How I decided on the right AI auditor for my hiring tech company

Like other recruitment tech companies that use AI-based systems, Hired was in the market earlier this year for an algorithmic bias audit. But its chief technology officer, Dave Walters, didn’t want to merely check the AI fairness compliance box. Here’s how his team chose an auditing partner for the long haul.

Dave Walters headshot

"I would definitely suggest that companies start this process early — now," says Hired chief technology officer Dave Walters.

Photo: Hired

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Automated and algorithmic systems used to decide whether people get loans or jobs have attracted heightened scrutiny, compelling legislators to propose laws requiring audits of those systems. In New York City, there’s already a law requiring companies that provide automated employment decision tools to get their tech inspected, and they have just a few months left to comply before it goes into effect in January 2023.

Hired is one of those companies. Hired’s chief technology officer, Dave Walters, spent the early months of this year evaluating a growing pool of auditing services in the hopes of finding one that would not only help Hired check the AI fairness compliance box, but also offer deeply technical services for a long-term partnership. In the end, Hired chose London-based Holistic AI, which currently is evaluating the machine-learning models Hired uses for matching job seekers with roles that suit their skill sets.

Walters’ story, as told to Protocol, has been edited for clarity and brevity.

We cast a pretty wide net earlier this year, speaking to a number of different companies that were getting into the space. Of course, one of the things we found is generally everybody was getting into the space. This is a new demand, a new area that companies are spinning up to meet. Many of those companies [have come] from academia; they've been in that research area and in that mindset of doing this type of work, but just not necessarily monetizing in this way.

Because of how new it was, there was no single standard approach that every auditor was taking. That is the same with any new paradigm in any industry; there's going to be a certain amount of differential between approaches until some of those approaches get vetted out or rise to the top as the preferred approach.

We spoke with each of them. We started to narrow down that pool. Some of the key metrics we looked at:

  • How new was the company: Did they just spin up this year? Or maybe they've been around for a year or two at least — anticipating some of the early adopters in the industry?
  • What kind of funding did they have … We wanted to make sure that whoever we partnered with was going to have that level of stability.
  • We looked at the auditing, not as a point-in-time audit, [where] we just check this box, go through an audit, then we move on and forget about it. But for us, this is a long-term initiative and partnership.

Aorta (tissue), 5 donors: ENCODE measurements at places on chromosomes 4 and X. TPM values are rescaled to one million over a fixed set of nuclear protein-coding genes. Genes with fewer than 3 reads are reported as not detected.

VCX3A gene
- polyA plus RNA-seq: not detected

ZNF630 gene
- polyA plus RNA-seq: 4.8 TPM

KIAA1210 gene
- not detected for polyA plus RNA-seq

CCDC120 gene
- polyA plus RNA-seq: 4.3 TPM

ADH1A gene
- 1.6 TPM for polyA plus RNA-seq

And as we narrowed down the field to the last couple of potential partners, we also then asked those candidates to provide us with sample reports from audits that they've done previously. We were able to see those public-facing, unredacted reports and see some of the more internal, [redacted] reports to have a better feel for what our end result would be.

There definitely was one that we saw that was not as comprehensive as we would have liked. We had some anticipation that might be the case based on some conversations, but then that helped solidify and crystallize that for us.

Seeing that report and understanding how that's going to translate into your business, and how that's going to benefit you, I think is critical.

Some we did not feel in their proposed approach were going to be digging as deep into the models. We felt very strongly that whoever we partnered with, it was going to be important that they have access to our models and access to our data without creating any security risks, or [personally identifiable information] risks. And so, they are able to fully evaluate the model and the results of the model. We worked with our internal IT group and security teams as well their team. I’ve leveraged some third-party tools to ensure that our working with them is done securely.

The easier path would have been to say, “You know what — we're going to avoid any kind of data and expect that you try to audit us based purely on the models themselves.” But we ultimately felt that was not going to give us the best result.

I would definitely suggest that companies start this process early — now. We’re already halfway through the year, so that is a little bit difficult for companies at this point that haven't started. But maybe for future years, because this will be an annual commitment for New York state to stay current, it’s going to take time to do that research on the possible partners to work with and to vet them out, and to kick off the actual audit and work through that audit.


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Janko Roettgers (@jank0) is a senior reporter at Protocol, reporting on the shifting power dynamics between tech, media, and entertainment, including the impact of new technologies. Previously, Janko was Variety's first-ever technology writer in San Francisco, where he covered big tech and emerging technologies. He has reported for Gigaom, Frankfurter Rundschau, Berliner Zeitung, and ORF, among others. He has written three books on consumer cord-cutting and online music and co-edited an anthology on internet subcultures. He lives with his family in Oakland.

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